Although December is not yet over, I don’t propose to do any additional work on the Macintosh project before 2021. I have parked the first chapter at c. 14,500 words, having taken Macintosh from the Highlands to the Ceded Islands and to the verge of his emergence as a political actor in Grenada in the mid 1760s. I hope to take advantage of the virtual writing retreat being run next month by the Historical Geography Research Group to recover the momentum of writing and, all being well, to have this particular chapter done and dusted by the end of January.
While much of my time in December was devoted to writing, I did manage to visit the National Archives at Kew for a day’s archival digging. I was very fortunate to manage to book a slot in the short window between the end of the second national lockdown at the beginning of the month and the rapid reshuffling of tiers last week. The visit was primarily an opportunity to consolidate some earlier work, but I was also looking at some new material, which offered a useful insight into Macintosh’s role as justice of the peace for the parish of St Andrew. Included in this new material is a fascinating deposition taken in 1770 from a French planter concerning the threat posed by a band of runaway slaves. The slaves, the planter claimed, had threatened to “come down and burn all his estates” and to do so not “in a dark Clandestine manner but with day light with drums beating and shells blowing”. “[I]n a very short time,” they further warned, “the Island of Grenada would be overturned”.
Macintosh’s record of these “rebellious & insolent Declarations” was passed via the Governor, Robert Melvill, to London. Melvill, with whom Macintosh repeatedly clashed, was, however, evidently keen to discredit the deposition (and Macintosh) in the eyes of his superiors. Melvill took pains to point out in his accompanying letter that Macintosh had been “appointed one of the Justices of Peace during my absence from the Government” and the deposition was only “said to be taken by him”. Keen to downplay the threat of insurrection as “so many Fictions or Exaggerations”, Melvill described such fears as “the artifices of some factious disturbers of Government”. Although I had seen extracts of the deposition before (it has previously been quoted by Brigitte Kossek, Tessa Murphy, and Donald Polson), I hadn’t realised it had been taken by Macintosh and I hadn’t ever seen it in the wider context of Melvill’s letter. Reading between the lines, the tension between Macintosh and Melvill is patent.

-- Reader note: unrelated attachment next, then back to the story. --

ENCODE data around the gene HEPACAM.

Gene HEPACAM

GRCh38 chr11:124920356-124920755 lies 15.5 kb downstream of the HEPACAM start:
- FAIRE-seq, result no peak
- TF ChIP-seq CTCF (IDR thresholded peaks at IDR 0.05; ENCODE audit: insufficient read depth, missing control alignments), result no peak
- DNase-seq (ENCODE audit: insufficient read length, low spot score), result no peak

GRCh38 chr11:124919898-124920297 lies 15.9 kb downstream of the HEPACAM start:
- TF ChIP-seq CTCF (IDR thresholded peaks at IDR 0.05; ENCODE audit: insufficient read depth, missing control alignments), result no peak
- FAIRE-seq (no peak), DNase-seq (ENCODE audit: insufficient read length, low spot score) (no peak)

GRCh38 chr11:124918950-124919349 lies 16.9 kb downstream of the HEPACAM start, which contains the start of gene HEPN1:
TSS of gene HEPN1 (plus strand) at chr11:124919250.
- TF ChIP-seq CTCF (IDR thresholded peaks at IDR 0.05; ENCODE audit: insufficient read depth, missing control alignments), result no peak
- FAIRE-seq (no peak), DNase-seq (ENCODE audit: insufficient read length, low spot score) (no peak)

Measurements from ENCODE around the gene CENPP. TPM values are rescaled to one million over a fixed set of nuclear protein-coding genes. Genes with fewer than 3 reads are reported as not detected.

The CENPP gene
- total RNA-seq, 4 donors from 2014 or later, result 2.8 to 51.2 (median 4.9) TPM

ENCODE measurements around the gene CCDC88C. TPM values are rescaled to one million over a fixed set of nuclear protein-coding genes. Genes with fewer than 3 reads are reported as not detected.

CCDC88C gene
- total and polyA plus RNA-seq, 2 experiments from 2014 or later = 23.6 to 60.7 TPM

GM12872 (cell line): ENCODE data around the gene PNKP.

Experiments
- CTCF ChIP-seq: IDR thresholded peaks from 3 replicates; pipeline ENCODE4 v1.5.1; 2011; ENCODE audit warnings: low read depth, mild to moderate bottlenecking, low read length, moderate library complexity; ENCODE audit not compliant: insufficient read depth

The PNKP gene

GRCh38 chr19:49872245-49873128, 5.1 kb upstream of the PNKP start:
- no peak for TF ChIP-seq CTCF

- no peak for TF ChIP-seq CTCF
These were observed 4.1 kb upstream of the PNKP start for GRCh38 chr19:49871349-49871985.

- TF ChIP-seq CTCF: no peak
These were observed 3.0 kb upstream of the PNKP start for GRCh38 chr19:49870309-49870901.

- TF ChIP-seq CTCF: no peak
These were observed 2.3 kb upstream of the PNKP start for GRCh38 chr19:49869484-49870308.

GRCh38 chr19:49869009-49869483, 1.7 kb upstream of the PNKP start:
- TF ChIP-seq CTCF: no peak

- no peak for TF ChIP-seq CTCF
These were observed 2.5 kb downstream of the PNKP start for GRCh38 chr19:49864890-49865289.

In addition to the short burst of work at the National Archives (which was incredibly impressive in terms of its organisation with respect to the pandemic), I was also in correspondence this month with the Sutherland historian Malcolm Bangor-Jones. Malcom has been tremendously helpful in filling in some missing details about Macintosh’s father, Lachlan. Malcolm was able to identify Lachlan in a range of eighteenth-century records—mostly assize lists—that pinpoint his shifting location and occupation between the 1740s and 1760s. Lachlan was a stonemason by trade, before being appointed factor at Newmore. In the 1750s, Lachlan moved north to Sutherland and became tacksman at Meikle Creich, Proncy, and Achinduich. I would, more likely than not, never have identified these records without Malcolm’s help.
Making plans for next month feels tricky at the moment; so much seems uncertain and anxiety inducing. If schools reopen in January, I will do what I can to finish the Caribbean chapter by the end of the month and then move on, with Macintosh, to India. If schools are closed, I will—like 2020—just have to cut my coat according to my cloth. In the meantime, however, I am thankful to be able to focus on the pleasures of home and to down tools until the New Year.